lol not sure what spaceboy thinks he is accomplishing, You either need to bleed the brake lines or need new/different pads, a new rotor will help if yours is worn.

 

What Spaceboy is describing is simply the "Reverse Bleed" method of bleeding brakes.  He's not talking about pressurizing to high pressures.  He is only suggesting a positive pressure as high as what can be imparted with a plastic syringe before the syringe tube blows itself off the bleeder nipple, which is only slightly above atmospheric...  What he is accomplishing is a more effective method of bleeding by "pushing" the air out of the system in the direction it naturally wants to go, as opposed to trying to "suck" the air out in the direction it naturally does not want to go.

 

This is the preferred method of top notch mechanics and is hands down more effective than vacuum bleeding in most situations.  It is the method of bleeding suggested by most good service manuals.  What Spaceboy is saying is 100% correct :thumbsup:

 

The right way:

 

P4170414_zps2fed6bb0.jpg

Edited by Fattonz

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You shouldn't have to press hard at all, just the dead weight of your foot should lock the back up. Something is wrong, likely air in the system, or could be a stuck piston, or the master could need a rebuild.

Pressurizing wont do anything except take a little slack out of the lever and cause the brakes to drag. It wont change your ratios so you'll have to press just as hard as before to get the same power. It cant make up for bad brakes.

Reverse bleeding is not pressurizing. Pressurizing is forcing excess fluid into a closed system. Reverse bleeding should be done with the cap off or loose to allow trapped air and excess fluid to escape.

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You shouldn't have to press hard at all, just the dead weight of your foot should lock the back up. Something is wrong, likely air in the system, or could be a stuck piston, or the master could need a rebuild.

Pressurizing wont do anything except take a little slack out of the lever and cause the brakes to drag. It wont change your ratios so you'll have to press just as hard as before to get the same power. It cant make up for bad brakes.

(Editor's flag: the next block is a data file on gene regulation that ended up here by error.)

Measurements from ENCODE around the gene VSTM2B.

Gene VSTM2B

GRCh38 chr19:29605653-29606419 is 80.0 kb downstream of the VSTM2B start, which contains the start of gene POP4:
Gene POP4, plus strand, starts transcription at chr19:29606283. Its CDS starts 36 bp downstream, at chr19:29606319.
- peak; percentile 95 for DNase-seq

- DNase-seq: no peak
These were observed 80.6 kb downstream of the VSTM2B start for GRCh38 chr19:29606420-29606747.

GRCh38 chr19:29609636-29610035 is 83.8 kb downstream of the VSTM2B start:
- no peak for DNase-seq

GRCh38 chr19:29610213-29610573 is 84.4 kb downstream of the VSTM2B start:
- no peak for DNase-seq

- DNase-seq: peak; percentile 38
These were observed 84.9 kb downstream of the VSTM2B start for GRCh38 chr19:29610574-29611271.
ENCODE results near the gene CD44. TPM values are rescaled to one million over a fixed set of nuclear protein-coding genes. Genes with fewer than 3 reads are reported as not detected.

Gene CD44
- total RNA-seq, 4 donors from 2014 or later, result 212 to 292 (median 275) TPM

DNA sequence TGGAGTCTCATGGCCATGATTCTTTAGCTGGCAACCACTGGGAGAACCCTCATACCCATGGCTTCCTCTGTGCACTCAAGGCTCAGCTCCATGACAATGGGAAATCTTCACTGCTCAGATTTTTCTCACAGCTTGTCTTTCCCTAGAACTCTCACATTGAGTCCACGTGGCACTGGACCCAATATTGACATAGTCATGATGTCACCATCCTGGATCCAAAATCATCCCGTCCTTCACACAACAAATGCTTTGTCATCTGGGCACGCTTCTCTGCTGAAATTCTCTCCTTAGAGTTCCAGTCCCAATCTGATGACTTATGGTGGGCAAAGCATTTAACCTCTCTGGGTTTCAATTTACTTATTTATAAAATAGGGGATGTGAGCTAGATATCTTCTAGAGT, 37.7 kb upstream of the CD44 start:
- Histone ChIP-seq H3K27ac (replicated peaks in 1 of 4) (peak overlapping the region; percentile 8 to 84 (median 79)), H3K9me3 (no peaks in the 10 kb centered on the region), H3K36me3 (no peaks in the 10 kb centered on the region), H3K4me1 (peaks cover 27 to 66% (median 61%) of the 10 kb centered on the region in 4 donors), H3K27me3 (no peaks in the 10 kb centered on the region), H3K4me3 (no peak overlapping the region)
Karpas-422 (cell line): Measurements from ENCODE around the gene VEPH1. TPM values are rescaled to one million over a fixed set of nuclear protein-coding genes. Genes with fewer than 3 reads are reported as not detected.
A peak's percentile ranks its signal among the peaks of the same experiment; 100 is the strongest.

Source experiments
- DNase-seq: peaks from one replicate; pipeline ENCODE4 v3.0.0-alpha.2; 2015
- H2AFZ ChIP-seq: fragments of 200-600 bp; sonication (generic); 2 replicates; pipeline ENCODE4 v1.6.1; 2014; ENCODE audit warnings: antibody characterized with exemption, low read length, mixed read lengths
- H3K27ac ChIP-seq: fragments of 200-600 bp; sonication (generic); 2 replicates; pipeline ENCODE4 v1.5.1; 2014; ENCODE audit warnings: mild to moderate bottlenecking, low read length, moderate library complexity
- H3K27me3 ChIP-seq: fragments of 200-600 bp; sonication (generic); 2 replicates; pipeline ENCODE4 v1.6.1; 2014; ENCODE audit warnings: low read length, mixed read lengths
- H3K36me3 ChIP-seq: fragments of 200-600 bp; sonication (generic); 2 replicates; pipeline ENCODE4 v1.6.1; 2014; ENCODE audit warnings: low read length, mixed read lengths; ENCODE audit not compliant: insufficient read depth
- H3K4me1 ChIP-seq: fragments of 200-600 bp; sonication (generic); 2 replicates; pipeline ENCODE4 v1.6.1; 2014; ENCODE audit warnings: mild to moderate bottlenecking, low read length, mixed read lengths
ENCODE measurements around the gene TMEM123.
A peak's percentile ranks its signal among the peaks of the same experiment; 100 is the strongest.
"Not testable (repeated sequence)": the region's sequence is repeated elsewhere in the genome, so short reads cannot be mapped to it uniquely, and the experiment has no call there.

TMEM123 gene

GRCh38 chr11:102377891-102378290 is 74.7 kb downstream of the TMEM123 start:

Reverse bleeding is not pressurizing. Pressurizing is forcing excess fluid into a closed system. Reverse bleeding should be done with the cap off or loose to allow trapped air and excess fluid to escape.

 

Yeah doing it without the cap off the MC doesn't make a whole lot of sense to me, and upon rereading it looks like that is what he was meaning eh?

 

In any regard, I've bought used bikes that you had to damn near squeeze the lever white knuckled to get the brakes to grab, then gave them a good reverse bleed (essentially a fluid change) and they felt like different brakes after...sensitive, and grab like brand new ;)

 

Check out the fluid on my son's cr before and after....lol.  Previous owner was a tad neglectful :facepalm:

 

P4180457_zpsb39111f7.jpg

 

P4180465_zps8cea6eec.jpg

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What Spaceboy is describing is simply the "Reverse Bleed" method of bleeding brakes.  He's not talking about pressurizing to high pressures.  He is only suggesting a positive pressure as high as what can be imparted with a plastic syringe before the syringe tube blows itself off the bleeder nipple, which is only slightly above atmospheric...  What he is accomplishing is a more effective method of bleeding by "pushing" the air out of the system in the direction it naturally wants to go, as opposed to trying to "suck" the air out in the direction it naturally does not want to go.

 

This is the preferred method of top notch mechanics and is hands down more effective than vacuum bleeding in most situations.  It is the method of bleeding suggested by most good service manuals.  What Spaceboy is saying is 100% correct :thumbsup:

 

The right way:

 

P4170414_zps2fed6bb0.jpg

 

I totally agree with the reverse bleeding method you describe.  It is far less wasteful of fluid and time.  My concern was doing this with the MC sealed, because I thought it would collapse the diaphragm and put too much fluid in the system.  You are saying you would do this with the MC cap on?  

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I totally agree with the reverse bleeding method you describe.  It is far less wasteful of fluid and time.  My concern was doing this with the MC sealed, because I thought it would collapse the diaphragm and put too much fluid in the system.  You are saying you would do this with the MC cap on?